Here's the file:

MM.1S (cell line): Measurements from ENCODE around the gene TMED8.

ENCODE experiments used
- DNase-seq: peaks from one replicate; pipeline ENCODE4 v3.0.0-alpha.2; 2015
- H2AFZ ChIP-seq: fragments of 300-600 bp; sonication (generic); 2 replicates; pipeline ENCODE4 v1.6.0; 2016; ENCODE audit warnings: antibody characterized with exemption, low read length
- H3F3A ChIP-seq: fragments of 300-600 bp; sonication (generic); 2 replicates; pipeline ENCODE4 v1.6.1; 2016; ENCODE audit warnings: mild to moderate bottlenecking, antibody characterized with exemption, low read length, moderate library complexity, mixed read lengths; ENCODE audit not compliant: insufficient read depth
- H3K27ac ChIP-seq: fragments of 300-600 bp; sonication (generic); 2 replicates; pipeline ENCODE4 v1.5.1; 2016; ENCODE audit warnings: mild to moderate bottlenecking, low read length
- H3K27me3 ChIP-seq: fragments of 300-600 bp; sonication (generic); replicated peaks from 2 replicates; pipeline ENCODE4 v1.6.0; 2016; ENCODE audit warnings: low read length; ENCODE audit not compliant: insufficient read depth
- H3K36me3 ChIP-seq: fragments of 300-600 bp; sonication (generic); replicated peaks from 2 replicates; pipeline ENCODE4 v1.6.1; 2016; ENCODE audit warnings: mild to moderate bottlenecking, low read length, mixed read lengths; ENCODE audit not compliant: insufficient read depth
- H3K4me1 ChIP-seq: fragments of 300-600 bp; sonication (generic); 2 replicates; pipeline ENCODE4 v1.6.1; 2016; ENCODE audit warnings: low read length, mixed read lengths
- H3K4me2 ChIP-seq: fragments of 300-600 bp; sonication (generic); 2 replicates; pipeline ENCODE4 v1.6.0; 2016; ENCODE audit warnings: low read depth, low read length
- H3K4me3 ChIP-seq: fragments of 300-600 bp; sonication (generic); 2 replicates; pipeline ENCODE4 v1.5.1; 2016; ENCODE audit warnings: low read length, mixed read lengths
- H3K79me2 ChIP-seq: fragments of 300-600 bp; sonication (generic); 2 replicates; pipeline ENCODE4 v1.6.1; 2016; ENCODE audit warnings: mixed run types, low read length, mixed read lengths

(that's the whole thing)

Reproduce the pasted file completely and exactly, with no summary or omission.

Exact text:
MM.1S (cell line): Measurements from ENCODE around the gene TMED8.

ENCODE experiments used
- DNase-seq: peaks from one replicate; pipeline ENCODE4 v3.0.0-alpha.2; 2015
- H2AFZ ChIP-seq: fragments of 300-600 bp; sonication (generic); 2 replicates; pipeline ENCODE4 v1.6.0; 2016; ENCODE audit warnings: antibody characterized with exemption, low read length
- H3F3A ChIP-seq: fragments of 300-600 bp; sonication (generic); 2 replicates; pipeline ENCODE4 v1.6.1; 2016; ENCODE audit warnings: mild to moderate bottlenecking, antibody characterized with exemption, low read length, moderate library complexity, mixed read lengths; ENCODE audit not compliant: insufficient read depth
- H3K27ac ChIP-seq: fragments of 300-600 bp; sonication (generic); 2 replicates; pipeline ENCODE4 v1.5.1; 2016; ENCODE audit warnings: mild to moderate bottlenecking, low read length
- H3K27me3 ChIP-seq: fragments of 300-600 bp; sonication (generic); replicated peaks from 2 replicates; pipeline ENCODE4 v1.6.0; 2016; ENCODE audit warnings: low read length; ENCODE audit not compliant: insufficient read depth
- H3K36me3 ChIP-seq: fragments of 300-600 bp; sonication (generic); replicated peaks from 2 replicates; pipeline ENCODE4 v1.6.1; 2016; ENCODE audit warnings: mild to moderate bottlenecking, low read length, mixed read lengths; ENCODE audit not compliant: insufficient read depth
- H3K4me1 ChIP-seq: fragments of 300-600 bp; sonication (generic); 2 replicates; pipeline ENCODE4 v1.6.1; 2016; ENCODE audit warnings: low read length, mixed read lengths
- H3K4me2 ChIP-seq: fragments of 300-600 bp; sonication (generic); 2 replicates; pipeline ENCODE4 v1.6.0; 2016; ENCODE audit warnings: low read depth, low read length
- H3K4me3 ChIP-seq: fragments of 300-600 bp; sonication (generic); 2 replicates; pipeline ENCODE4 v1.5.1; 2016; ENCODE audit warnings: low read length, mixed read lengths
- H3K79me2 ChIP-seq: fragments of 300-600 bp; sonication (generic); 2 replicates; pipeline ENCODE4 v1.6.1; 2016; ENCODE audit warnings: mixed run types, low read length, mixed read lengths